As participants ask questions about whether the multibeam affects marine mammals and what kind of schooling is needed to be just like Colleen, it is clear that the public is curious about and excited to be a part of what happens on board. I know we have touched young hearts and minds back on land. As each of us go back to our respective communities, we will continue to share our experiences from Falkor and promote the understanding and mindfulness the ship stands for.

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Back for More Beaming

Aloha readers! I’m baaack, for another oceanographic expedition on mighty R/V Falkor. I say mighty, because her previous life was as a North Sea fisheries enforcement vessel and so she was initially designed for speed and sturdiness to survive the harsh conditions. At the beginning of our journey we were bashing through the trade seas and currents north of the equator on the way to our study site near Johnston Atoll. It was a bit of a rough ride, although we felt safe and secure in the belly of mighty Falkor, and the conditions steadily improved.

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12 January 2017

Five Voices from the Pacific

In this blog, the team reflect on this experience so far.

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11 January 2017

The Deep End

The challenge lies in how satellites estimate where underwater volcanic mountains might be located. This is achieved by detecting slight changes in the distance between the satellite and the surface of the ocean, which is ever so slightly bulged up due to water piling directly above the seamount, sometimes predicting the location about 1 km from where it actually lies.

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Why am I out here?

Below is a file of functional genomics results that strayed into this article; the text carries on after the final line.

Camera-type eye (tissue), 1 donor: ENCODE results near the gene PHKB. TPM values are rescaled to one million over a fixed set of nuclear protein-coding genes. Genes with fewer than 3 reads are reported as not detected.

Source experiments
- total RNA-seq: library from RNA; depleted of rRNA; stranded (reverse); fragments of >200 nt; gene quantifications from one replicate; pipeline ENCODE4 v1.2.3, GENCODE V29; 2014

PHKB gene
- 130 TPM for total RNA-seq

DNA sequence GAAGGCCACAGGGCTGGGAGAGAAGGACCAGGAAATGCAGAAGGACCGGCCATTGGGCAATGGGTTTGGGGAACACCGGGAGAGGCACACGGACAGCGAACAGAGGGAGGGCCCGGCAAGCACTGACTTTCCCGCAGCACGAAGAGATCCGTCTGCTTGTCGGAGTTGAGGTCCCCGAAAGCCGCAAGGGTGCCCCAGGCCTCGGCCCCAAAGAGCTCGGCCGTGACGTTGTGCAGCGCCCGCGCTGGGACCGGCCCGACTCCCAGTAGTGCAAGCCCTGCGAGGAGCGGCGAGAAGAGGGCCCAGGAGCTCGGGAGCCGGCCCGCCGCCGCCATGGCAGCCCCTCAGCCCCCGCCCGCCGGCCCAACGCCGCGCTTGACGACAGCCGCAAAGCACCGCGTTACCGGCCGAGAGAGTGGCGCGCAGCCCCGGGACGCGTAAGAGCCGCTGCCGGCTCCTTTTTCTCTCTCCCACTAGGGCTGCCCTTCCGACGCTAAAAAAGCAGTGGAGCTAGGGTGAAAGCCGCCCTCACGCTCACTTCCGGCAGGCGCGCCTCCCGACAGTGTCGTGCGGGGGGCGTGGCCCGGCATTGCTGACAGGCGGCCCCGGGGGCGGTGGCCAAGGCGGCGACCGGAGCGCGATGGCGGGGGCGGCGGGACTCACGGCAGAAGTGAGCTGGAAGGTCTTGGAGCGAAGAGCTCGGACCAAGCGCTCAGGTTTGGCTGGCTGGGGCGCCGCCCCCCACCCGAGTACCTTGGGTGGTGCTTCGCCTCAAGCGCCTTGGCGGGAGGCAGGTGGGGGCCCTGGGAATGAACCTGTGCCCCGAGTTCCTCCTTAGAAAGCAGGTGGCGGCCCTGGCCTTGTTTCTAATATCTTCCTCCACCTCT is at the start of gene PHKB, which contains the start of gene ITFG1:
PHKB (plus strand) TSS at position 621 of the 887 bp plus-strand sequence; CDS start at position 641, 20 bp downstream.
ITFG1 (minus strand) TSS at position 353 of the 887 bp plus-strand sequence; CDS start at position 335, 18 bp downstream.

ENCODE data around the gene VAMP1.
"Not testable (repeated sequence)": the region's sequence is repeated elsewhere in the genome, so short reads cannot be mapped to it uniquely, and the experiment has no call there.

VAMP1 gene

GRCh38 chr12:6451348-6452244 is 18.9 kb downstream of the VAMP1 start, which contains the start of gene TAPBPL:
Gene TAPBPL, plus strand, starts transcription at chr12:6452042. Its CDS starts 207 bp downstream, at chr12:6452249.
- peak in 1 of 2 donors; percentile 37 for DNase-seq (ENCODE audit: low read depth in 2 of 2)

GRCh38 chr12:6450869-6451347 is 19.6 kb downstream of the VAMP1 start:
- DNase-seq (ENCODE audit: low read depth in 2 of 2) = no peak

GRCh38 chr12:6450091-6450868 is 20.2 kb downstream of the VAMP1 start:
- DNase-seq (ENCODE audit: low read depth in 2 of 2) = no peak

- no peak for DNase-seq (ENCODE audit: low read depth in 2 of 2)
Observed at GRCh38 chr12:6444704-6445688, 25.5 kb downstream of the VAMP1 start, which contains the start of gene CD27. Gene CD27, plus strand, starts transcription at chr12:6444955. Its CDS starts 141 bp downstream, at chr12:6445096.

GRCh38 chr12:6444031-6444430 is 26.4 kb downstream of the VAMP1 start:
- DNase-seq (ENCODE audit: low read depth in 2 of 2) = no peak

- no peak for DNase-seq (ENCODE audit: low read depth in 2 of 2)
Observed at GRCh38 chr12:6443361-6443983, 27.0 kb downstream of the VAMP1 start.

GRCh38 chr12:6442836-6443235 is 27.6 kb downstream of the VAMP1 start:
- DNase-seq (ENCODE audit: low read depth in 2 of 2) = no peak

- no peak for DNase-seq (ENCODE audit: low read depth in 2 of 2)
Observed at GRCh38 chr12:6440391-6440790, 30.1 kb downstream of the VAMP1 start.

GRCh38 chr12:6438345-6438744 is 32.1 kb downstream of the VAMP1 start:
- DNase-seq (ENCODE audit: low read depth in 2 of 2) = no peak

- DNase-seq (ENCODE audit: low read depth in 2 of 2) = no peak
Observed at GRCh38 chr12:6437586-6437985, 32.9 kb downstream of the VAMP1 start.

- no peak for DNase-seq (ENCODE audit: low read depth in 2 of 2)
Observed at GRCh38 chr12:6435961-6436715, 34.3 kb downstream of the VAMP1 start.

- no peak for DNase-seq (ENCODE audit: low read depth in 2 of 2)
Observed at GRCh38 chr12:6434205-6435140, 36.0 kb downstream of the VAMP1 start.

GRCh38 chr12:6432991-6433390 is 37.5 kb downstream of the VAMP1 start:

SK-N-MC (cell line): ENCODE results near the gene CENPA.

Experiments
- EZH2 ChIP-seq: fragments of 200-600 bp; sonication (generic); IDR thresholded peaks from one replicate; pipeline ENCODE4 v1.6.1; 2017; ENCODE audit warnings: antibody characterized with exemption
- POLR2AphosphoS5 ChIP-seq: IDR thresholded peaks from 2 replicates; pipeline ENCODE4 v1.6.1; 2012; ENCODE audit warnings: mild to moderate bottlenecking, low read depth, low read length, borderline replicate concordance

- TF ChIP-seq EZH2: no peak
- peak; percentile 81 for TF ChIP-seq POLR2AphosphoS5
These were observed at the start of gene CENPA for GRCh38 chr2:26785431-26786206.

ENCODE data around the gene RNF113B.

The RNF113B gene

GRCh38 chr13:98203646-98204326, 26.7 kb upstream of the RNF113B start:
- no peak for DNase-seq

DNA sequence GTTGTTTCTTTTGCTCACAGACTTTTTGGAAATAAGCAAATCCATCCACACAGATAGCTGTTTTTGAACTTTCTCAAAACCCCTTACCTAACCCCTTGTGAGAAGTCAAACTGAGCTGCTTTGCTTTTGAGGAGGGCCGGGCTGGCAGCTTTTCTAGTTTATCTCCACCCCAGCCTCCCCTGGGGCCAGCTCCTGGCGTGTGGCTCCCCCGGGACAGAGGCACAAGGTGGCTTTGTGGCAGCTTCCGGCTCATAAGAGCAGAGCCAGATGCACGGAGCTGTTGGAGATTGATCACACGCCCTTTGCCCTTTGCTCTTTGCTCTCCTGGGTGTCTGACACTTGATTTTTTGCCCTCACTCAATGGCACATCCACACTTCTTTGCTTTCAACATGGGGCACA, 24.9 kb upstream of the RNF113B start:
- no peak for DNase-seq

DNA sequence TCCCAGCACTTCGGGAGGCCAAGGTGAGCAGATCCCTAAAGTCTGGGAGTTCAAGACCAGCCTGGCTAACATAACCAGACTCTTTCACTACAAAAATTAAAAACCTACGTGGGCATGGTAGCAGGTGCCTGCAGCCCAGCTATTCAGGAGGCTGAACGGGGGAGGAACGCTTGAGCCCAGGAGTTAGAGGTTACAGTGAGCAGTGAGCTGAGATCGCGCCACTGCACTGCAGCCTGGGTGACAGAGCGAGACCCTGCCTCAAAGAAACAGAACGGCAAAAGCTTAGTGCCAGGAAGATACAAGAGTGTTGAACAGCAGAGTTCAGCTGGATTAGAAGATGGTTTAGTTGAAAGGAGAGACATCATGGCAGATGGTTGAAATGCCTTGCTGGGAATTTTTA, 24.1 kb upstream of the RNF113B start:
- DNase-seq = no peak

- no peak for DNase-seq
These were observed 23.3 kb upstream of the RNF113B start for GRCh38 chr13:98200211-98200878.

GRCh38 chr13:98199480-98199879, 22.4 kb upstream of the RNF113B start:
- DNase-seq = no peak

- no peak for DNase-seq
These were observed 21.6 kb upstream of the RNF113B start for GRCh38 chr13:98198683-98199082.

But the real answer at least for me lies in the fact that as I have bounced through six decades of life and entered my seventh, a time when so many would argue that they have “seen it all,” I increasingly realize how little I have actually seen, experienced and learned.

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9 January 2017

The Ocean Rocks!

Soon, Falkor will arrive to one of the most remote areas of Earth to conduct a four-day scan of a seafloor segment within the newly expanded area of the Johnston Atoll Unit in the Pacific Remote Islands Marine National Monument.

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6 January 2017

A Lifetime Underwater

Long gone are the days when she would come back home from mapping expeditions carrying two 100-megabyte tapes and a thick roll of maps. That is, thirty days of ocean floor mapping producing no more than 200 megabytes of information. Today 16 beams on the sonar have become 450, which translates into 92 megabytes per hour.

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Preparing for Mapping the Marine National Monument

“When it comes to biology, we really have no idea what is down there,” explains Dr. Joyce Miller, multibeam mapping scientist. “We need to map the area first in order to know where to look in future exploration.”

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29 December 2016

The rigors of research in the cold

When Fairbanks is 40 below zero, the safest place for field scientists is in front of a computer.

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28 December 2016

Unexplored Ocean Depths Bustling with Life, Despite Extreme Conditions

This is the first series of scientific dives for ROV SuBastian. Equipped with numerous cameras, including a high-definition 4K video camera, the dives were live streamed onto YouTube and watched by millions. The multidisciplinary team will continue to analyze the data and samples collected during this expedition to advance research on how life thrives on these extreme deep-sea hydrothermal vents.